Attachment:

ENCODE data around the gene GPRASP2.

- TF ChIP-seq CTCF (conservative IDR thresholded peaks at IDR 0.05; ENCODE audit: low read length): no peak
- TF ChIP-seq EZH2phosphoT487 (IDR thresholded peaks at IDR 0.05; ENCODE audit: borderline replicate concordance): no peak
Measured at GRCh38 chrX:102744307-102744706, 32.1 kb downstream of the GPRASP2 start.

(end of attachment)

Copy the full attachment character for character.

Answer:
ENCODE data around the gene GPRASP2.

- TF ChIP-seq CTCF (conservative IDR thresholded peaks at IDR 0.05; ENCODE audit: low read length): no peak
- TF ChIP-seq EZH2phosphoT487 (IDR thresholded peaks at IDR 0.05; ENCODE audit: borderline replicate concordance): no peak
Measured at GRCh38 chrX:102744307-102744706, 32.1 kb downstream of the GPRASP2 start.